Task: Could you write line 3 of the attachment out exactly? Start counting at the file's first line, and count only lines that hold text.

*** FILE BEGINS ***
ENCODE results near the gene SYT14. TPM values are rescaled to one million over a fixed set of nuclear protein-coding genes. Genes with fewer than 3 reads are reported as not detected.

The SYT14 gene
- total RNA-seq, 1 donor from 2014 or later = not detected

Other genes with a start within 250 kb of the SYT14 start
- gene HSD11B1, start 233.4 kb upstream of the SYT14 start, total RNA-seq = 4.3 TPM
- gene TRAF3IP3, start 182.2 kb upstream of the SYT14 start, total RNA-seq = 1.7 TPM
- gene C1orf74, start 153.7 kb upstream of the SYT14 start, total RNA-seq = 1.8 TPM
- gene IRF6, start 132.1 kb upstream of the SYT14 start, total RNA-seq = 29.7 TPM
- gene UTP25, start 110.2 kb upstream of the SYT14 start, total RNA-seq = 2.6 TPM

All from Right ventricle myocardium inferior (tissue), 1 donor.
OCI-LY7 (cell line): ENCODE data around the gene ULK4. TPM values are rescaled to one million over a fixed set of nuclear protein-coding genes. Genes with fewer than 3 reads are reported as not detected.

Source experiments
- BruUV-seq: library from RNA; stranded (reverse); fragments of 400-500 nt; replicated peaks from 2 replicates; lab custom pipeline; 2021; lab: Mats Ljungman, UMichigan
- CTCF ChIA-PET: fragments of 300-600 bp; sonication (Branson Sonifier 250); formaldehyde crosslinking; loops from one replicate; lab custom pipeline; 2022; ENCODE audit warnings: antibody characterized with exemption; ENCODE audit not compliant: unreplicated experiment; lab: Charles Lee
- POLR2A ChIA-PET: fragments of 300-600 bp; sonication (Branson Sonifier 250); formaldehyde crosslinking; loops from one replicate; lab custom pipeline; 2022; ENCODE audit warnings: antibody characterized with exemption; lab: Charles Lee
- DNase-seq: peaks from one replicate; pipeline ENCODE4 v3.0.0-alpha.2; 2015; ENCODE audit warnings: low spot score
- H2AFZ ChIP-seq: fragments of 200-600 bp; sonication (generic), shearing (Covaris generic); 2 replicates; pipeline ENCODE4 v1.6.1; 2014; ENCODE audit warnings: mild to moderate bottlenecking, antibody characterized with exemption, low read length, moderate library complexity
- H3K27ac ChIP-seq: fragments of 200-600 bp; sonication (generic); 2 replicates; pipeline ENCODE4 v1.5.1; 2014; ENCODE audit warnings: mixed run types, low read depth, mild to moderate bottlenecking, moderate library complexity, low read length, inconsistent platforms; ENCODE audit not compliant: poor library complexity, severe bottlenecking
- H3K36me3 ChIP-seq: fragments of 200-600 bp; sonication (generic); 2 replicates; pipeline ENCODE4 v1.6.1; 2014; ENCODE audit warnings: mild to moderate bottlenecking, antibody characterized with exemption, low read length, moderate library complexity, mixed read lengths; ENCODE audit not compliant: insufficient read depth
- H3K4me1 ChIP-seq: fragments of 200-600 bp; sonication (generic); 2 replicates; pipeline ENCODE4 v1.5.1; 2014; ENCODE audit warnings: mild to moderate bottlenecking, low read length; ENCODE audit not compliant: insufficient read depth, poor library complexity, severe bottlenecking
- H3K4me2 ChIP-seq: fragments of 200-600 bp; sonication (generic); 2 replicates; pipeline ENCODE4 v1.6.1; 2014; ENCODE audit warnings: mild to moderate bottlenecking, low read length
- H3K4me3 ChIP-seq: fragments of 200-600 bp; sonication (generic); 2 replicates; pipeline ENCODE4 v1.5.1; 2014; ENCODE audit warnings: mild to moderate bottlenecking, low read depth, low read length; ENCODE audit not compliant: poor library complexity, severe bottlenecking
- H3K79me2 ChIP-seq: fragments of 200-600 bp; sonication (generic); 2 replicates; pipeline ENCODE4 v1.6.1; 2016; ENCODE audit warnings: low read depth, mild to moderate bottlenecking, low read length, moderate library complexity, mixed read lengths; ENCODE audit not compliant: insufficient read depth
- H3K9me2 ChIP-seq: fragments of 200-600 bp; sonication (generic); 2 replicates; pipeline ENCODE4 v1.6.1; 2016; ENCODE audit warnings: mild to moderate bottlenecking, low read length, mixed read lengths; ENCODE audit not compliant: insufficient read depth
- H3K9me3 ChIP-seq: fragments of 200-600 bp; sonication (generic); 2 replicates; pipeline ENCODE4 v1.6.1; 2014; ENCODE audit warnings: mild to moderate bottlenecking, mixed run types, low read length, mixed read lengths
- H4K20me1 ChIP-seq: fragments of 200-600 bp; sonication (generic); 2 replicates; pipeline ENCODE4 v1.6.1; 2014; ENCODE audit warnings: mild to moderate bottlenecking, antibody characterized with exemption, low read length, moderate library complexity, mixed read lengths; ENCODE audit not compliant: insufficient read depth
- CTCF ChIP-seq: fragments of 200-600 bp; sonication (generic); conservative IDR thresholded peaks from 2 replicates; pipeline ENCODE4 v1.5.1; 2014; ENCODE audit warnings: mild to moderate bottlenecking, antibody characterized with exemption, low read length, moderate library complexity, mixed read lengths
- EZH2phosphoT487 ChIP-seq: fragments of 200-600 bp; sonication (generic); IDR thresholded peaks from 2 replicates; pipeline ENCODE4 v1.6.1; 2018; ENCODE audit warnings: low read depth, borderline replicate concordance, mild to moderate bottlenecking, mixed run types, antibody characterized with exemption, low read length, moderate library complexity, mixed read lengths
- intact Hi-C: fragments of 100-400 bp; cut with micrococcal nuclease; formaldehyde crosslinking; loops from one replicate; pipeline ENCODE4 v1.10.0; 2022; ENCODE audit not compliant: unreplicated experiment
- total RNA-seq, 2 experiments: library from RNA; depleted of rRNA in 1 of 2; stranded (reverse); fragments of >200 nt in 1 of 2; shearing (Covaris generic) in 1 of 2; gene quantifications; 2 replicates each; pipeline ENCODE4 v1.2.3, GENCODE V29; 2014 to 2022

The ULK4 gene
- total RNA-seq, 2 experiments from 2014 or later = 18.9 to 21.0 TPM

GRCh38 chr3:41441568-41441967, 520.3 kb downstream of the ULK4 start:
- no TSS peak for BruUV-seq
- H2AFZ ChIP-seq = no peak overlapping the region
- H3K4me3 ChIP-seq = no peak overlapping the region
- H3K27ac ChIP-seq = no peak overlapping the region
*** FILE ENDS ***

- total RNA-seq, 1 donor from 2014 or later = not detected